Economist 12/11/15

  1. China produces roughly half of the world’s annual output of Steel( 1.6 billion tonnes). Analysts at UBS, an investment bank, reckon that this year it will produce 441m tonnes more than it will consume. With prices slumping, China’s 101 biggest steel firms lost some $11 billion during the first ten months of this year, according to one estimate.Unsurprisingly, they are seeking to export their unwanted product, even at a loss. Official data released this week confirm that China has, in the 11 months to November, exported over 100m tonnes of steel for the first time.China’s exports are now bigger than the total steel production of any country apart from Japan.The American steel industry’s lobbyists have begun clamouring for action to stop what they consider illegal dumping of subsidised product.
  2. ONE day after 14 people died and 21 were injured in a mass shooting in San Bernardino, California, America’s Senate defeated a bill that would have prevented people on the terror watch list from buying guns.But 54 conservative senators determined that such a rule might impinge on the gun rights of innocent Americans who were mistakenly placed on the watch-list—a risk assessment that is hard to square with the calculus used by many of the same lawmakers who oppose resettling Syrian refugees lest one of them turn into a terrorist.Many people attribute the phenomenon to the power of the National Rifle Association (NRA), one of America’s richest and most influential lobbying groups.So while 55% of Americans believe that gun laws should be “more strict” (as compared to 11% who want them to be “less strict” and 33% who are satisfied with the laws as they stand), gun owners are twice as likely to sound off to their congressmen and nearly five times more apt to contribute money to candidates or interest groups that reflect their views on guns. America’s electoral structure also lends NRA supporters outsize influence.
  3. Opponents of gun control routinely argue that the Second Amendment’s “right to bear arms” ensures unfettered access to guns. Seven years ago, the Supreme Court ruled that a ban on handguns in the home was an affront to the Second Amendment. But since the ruling in District of Columbia v Heller, the justices have refused to embellish this right.American civilians own far more guns than anybody else in the world. The land of the free is home to an estimated 270m guns, enough for nearly nine in ten Americans. (That’s compared to 46m guns for the runner-up, India, with a population quadruple that of America.). Some countries, notably Australia, have rounded up privately owned weapons and seen a dramatic decline in suicides and homicides.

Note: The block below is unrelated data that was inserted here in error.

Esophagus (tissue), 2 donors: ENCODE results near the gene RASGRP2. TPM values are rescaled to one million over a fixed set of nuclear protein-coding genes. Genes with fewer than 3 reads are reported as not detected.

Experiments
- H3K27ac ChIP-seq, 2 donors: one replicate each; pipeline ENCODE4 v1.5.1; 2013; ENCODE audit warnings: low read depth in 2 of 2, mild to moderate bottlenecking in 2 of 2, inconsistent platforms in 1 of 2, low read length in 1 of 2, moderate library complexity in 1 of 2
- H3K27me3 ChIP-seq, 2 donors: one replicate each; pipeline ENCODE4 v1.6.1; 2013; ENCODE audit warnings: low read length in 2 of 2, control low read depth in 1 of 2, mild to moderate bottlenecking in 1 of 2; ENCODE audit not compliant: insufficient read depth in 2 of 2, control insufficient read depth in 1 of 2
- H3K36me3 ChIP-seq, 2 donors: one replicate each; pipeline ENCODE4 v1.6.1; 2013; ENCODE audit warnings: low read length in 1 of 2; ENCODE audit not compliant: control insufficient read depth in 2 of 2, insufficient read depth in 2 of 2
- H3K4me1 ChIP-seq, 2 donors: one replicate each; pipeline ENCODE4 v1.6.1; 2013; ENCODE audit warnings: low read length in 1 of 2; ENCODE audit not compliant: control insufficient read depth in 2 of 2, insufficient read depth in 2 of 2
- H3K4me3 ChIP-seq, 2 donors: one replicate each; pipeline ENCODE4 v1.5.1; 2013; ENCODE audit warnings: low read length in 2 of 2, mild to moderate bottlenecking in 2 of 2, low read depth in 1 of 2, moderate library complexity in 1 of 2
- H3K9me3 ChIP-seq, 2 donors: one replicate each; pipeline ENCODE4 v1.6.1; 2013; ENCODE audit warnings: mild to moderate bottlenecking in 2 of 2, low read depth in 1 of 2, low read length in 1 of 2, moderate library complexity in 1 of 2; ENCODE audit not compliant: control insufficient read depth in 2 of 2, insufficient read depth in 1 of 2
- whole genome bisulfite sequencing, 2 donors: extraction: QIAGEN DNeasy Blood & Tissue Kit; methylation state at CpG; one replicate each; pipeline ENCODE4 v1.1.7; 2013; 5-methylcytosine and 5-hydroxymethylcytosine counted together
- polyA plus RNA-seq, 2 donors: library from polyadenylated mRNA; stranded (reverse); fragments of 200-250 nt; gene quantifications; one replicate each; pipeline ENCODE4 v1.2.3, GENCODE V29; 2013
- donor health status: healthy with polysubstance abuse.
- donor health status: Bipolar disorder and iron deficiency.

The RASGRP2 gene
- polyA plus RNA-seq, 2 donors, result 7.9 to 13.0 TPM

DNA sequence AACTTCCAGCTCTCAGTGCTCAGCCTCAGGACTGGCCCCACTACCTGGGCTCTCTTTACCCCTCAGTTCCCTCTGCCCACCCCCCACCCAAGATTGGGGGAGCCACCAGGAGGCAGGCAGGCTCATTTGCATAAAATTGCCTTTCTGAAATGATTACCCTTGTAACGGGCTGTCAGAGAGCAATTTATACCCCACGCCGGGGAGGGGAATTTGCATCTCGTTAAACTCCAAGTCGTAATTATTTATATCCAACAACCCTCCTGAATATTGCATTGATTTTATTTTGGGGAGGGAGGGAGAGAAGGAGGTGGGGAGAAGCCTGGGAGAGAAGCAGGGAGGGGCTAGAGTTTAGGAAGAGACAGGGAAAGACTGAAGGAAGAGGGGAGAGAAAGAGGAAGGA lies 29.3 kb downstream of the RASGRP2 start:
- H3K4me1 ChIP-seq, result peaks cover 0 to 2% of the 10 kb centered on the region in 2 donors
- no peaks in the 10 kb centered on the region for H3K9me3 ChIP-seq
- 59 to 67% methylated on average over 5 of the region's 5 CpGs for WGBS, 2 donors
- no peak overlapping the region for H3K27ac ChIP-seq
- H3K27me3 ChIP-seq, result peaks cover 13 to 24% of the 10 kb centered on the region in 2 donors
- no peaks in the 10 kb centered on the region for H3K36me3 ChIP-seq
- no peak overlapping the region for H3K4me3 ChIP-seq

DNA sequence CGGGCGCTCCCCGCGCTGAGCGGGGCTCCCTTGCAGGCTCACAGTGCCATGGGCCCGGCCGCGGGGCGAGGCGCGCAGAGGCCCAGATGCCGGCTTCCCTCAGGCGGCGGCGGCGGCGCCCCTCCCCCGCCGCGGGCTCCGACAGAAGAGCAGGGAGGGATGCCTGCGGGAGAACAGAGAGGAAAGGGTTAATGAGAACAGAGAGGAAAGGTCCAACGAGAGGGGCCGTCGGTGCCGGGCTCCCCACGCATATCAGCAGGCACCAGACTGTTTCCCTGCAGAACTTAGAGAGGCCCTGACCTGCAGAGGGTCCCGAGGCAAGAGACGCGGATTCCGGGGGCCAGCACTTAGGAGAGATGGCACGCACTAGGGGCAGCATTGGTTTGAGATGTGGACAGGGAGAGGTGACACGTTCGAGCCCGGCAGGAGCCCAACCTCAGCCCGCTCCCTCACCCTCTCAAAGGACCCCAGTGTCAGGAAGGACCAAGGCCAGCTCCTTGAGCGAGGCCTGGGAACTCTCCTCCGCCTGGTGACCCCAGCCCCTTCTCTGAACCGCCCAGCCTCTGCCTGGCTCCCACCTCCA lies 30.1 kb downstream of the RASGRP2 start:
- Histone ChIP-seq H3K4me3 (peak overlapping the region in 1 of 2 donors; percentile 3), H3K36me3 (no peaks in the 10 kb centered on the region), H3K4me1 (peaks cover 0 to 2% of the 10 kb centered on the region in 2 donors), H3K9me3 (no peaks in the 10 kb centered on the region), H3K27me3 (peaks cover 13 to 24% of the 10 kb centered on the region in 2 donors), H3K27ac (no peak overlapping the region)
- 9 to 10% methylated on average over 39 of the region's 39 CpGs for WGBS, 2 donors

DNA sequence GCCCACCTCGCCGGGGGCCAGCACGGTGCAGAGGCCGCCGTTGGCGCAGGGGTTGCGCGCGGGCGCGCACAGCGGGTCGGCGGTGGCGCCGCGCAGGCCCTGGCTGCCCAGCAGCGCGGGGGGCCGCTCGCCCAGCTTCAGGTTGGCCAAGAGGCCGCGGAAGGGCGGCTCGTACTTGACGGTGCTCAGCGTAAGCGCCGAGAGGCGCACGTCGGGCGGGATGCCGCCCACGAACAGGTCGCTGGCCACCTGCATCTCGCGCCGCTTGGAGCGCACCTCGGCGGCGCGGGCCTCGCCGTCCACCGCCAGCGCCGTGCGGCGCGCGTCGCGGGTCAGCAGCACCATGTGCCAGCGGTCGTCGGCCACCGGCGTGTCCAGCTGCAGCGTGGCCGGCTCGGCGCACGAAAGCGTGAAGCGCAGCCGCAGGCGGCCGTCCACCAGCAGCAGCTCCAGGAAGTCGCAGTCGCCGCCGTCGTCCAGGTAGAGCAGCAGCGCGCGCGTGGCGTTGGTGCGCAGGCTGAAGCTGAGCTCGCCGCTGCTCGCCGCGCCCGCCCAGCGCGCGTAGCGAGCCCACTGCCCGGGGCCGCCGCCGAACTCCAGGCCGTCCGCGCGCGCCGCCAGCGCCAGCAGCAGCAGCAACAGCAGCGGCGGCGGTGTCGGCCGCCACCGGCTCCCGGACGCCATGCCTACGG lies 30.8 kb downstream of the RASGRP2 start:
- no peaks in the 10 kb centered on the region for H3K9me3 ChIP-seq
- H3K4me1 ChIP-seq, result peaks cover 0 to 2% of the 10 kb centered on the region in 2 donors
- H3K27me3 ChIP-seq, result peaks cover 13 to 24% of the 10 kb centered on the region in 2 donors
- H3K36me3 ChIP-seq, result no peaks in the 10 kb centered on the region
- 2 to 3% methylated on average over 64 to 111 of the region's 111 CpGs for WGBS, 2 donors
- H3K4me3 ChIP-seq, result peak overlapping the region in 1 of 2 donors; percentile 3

4. THE Beijing city government issued its first-ever “red alert” for smog on December 7th. Schools were closed, outdoor construction halted, car use limited and some factories shut until the air quality improved. The first reaction of many Chinese online was fury. The second was scepticism. The concentrations of small particulates—the worst kind for human health—had been far greater only the previous week, when no such procedures were put in place. Much of the smog is produced by manufacturers in other provinces. Unlike during the shutdowns that are imposed to produce APEC blue, their factories were not affected by Beijing’s red alert.Beijing’s government said it would spend 760 billion yuan ($118 billion) on efforts to reduce its annual average level of fine particulates, known as PM2.5, by one-quarter by 2017. Also in 2013 Beijing introduced a smog-alert system, using four colours to represent the severity of the threat: blue, yellow, orange and (the most serious) red, as issued this week.Since then air quality in the Chinese capital has improved overall. But two bad spells in two weeks show that there is still much to be done.
  5. AFTER an initial flurry of people upgrading their personal computers to Windows 10, the latest and greatest version of Microsoft’s popular operating system, the migration seems to be running out of steam—despite a roll-out that was the most carefully managed in the company’s 40-year history. Launched in late July, after nine months of public testing, Windows 10 is available free (until next July) to anyone running Windows 7 or Windows 8.1 on their computers. Despite this unprecedented generosity from Microsoft, Windows 10 accounts for only 9% of computers used to surf the web, says Net Applications, an internet analytics firm based in Aliso Viejo, California. By contrast, six-year-old Windows 7 runs on over 56% of computers. Even the disastrous Windows 8/8.1 has a 14% share, while older versions still (mainly Windows XP) account for over 12%. For the record, Apple’s OS X claims 7% and open-source Linux 1.6% of total users.These are, of course, early days for Windows 10. And to have chalked up, in little over four months, something like 135m sales and upgrades (out of the 1.5 billion of so PCs in the world) is no mean feat. Microsoft’s professed goal is to have a billion copies of Windows 10 in use within three years.

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